The first Facebook Portal was a weird one. Here was a company launching a smart display at a time when its privacy and hardware track records were in shambles β and it was asking us to put its camera in our homes?
It made the Portal a difficult sell, despite some admittedly cool tricks. But the company is taking another stab with the new Portal and Portal Mini, which overhaul the design of the first two Portal speakers (which included the Portal+, don't forget) and introduce WhatsApp video calling.
Oh, and they're joined by Portal TV, a camera that connects to your television via HDMI and turns it into a giant video calling device.
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But Facebook is acutely aware of how saturated the smart speaker market is, and how Amazon and Google have it largely sewn up. With its new Portal displays, it's doubling down on video calling, and leaning on the knowledge that Facebook has billions of users β even more if you throw in WhatsApp β along with some impressive camera technology, which it believes gives Portal an edge.
The price is also nicer: $179 for the Portal and $129 for the Portal Mini.
The Portal has a 10-inch display while the Portal Mini's measures 8 inches. Both are designed to look like photo frames, and both come in the choice of black or white.
The original Portal had a much blockier, Echo Show-like look to it, but the new models are designed to better blend into the home on a bookcase or nightstand. Side by side with the OG Portal, the design shift is dramatic β and definitely for the better, we'd say.
When not being used for calling, Portal will scroll through a slideshow of photos, which can include pics from your Facebook or Instagram if you allow it to.
Cameras and privacy
The headline feature of Portal is video calling, which takes place through Messenger and, now, through WhatsApp. You can have the Portal assistant initiate Messenger calls with a "Hey Portal, call [name]".
However, WhatsApp calls will need to be made using the touchscreen. This is because WhatsApp is end-to-end encrypted, and initiating a video call by voice would require sending contact information to the cloud.
Of course, exclusively Portal-to-Portal video calling would be ridiculously limiting. Portal also lets you video chat with someone using Messenger or WhatsApp on their phone, and you'll be able to use the various AR effects between devices. If you're calling on WhatsApp, you won't get access to the AR games β otherwise, it seems like the experiences are identical.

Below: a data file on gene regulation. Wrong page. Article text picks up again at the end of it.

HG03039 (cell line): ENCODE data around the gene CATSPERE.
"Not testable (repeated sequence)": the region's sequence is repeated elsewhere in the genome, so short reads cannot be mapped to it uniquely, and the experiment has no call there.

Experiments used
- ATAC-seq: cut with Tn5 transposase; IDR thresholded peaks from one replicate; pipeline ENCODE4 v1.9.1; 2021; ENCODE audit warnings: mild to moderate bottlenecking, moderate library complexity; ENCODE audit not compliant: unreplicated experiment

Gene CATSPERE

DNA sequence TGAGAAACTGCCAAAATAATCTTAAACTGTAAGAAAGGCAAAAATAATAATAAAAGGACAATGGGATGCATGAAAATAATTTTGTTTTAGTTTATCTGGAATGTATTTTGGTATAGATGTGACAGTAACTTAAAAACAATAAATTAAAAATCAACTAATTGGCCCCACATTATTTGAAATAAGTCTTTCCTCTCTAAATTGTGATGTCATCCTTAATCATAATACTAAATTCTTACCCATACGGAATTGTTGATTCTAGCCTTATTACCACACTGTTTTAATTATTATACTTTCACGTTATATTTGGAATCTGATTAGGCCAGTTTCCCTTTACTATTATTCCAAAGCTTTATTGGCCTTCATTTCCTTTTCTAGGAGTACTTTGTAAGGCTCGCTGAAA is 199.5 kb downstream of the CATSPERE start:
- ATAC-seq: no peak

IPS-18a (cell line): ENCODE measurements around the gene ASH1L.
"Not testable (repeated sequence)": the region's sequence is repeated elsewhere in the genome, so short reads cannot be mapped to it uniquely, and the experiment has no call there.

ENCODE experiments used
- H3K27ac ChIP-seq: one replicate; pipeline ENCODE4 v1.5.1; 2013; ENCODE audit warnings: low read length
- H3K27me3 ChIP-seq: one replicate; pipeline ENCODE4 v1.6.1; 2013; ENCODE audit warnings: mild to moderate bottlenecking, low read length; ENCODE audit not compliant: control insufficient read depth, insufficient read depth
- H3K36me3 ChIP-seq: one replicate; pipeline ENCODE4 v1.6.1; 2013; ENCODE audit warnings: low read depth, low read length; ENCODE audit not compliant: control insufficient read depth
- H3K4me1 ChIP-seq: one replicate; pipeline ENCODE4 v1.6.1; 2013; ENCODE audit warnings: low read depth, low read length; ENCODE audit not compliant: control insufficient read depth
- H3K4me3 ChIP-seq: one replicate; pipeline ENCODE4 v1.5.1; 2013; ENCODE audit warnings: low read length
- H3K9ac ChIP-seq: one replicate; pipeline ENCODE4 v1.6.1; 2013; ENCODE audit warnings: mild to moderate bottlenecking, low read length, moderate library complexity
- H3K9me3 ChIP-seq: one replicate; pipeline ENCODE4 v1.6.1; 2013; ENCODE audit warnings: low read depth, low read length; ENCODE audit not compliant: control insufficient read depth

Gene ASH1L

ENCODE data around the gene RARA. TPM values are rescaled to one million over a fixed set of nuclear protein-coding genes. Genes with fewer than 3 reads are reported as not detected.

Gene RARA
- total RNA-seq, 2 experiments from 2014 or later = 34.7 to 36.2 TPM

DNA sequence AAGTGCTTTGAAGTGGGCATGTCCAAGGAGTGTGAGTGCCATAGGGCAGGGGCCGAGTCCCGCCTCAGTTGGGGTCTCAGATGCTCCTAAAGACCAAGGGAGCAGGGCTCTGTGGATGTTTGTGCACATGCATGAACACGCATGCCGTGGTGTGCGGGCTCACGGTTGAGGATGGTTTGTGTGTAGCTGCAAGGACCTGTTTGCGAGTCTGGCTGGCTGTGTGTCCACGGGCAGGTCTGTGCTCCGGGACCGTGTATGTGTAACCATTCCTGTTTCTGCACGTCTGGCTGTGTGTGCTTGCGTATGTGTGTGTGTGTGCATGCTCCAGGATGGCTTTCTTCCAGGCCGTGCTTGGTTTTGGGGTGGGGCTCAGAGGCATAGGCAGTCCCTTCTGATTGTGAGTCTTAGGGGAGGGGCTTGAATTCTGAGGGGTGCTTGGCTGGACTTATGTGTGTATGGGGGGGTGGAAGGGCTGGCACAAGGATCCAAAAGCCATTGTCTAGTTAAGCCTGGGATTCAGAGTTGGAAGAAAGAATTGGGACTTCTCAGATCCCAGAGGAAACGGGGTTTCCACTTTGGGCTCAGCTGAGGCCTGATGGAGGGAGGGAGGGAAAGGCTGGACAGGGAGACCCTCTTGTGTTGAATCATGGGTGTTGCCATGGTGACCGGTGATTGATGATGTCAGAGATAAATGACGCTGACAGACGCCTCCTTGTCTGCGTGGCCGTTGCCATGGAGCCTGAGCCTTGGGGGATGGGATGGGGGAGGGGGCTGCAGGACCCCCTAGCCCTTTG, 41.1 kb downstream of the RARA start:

The more functional AI will work the same for both Messenger and WhatsApp video calls too, panning and zooming to keep everyone in the frame as you move around the room.
Both Portal speakers have a 114-degree field of view, which is bumped up to 140 degrees if you buy the Portal+. Facebook thinks 114 degrees is enough, as it believes most people tend to stay reasonably close to the camera while on a call.
And if there are multiple people in the room, the camera will pick them up and zoom out so they're visible too.
During a media briefing, Andrew Bosworth, Facebook's AR and VR vice president, declared almost boastfully that some other smart speakers on the market have avoided cameras altogether, while the Portal goes all in.
Facebook's betting that technology will trounce privacy concerns, but the proof will be in the sales. That said, Facebook is still treading carefully by adding a physical shutter that can conceal the camera, along with a red light that will show up when the mic is off.
It's also being more transparent about how it collects and uses data. You'll now be able to choose to opt in or out of Portal's voice training. Opt in and all your "Hey Portal" voice interactions will be stored on Facebook's cloud servers, some of which may be used to improve Portal. Facebook says it uses a mixture of internal and contracted reviewers for this.
Users will be notified explicitly about this during setup. You'll also be able to listen to and delete individual recordings, or wipe them all at once, in the Portal settings.
Alexa, Spotify and more
Other than make calls and give you weather updates, Facebook's assistant can't do a lot else, so Alexa is built in too. That means you'll be able to use the Portal like an Echo speaker if you have other Alexa-connected smart home devices.
There's also Spotify, Pandora, and iHeartRadio apps. Sound quality was surprisingly good on the first Portal, and both the new models come with two full-range drivers and a single two-inch woofer.
We got a short demo of Spotify running on the larger Portal, and it sounded decent enough in a kitchen, but it's hardly going to keep Sonos up at night. Spotify multi-room won't be supported out the door, but Facebook told us it's on the roadmap.
As for video, there will be several apps to choose from, including Amazon Prime Video, Showtime, CBS All Access and Starz. Facebook promises more down the road, too. And of course, let's not forget Facebook Watch. That's also on here.
It's almost better to think of this less as a "smart speaker" and more directly as a "Facebook speaker". Yeah you've got Alexa, Spotify and a few other, but Facebook really sees you using this as a video calling device.
If you're someone who lives and breathes Facebook services, the Portal is probably an easy sell. For everyone else, I'm not so sure. We'll have a better idea when we can give the new Portal speakers the full review treatment after it releases on 15 October.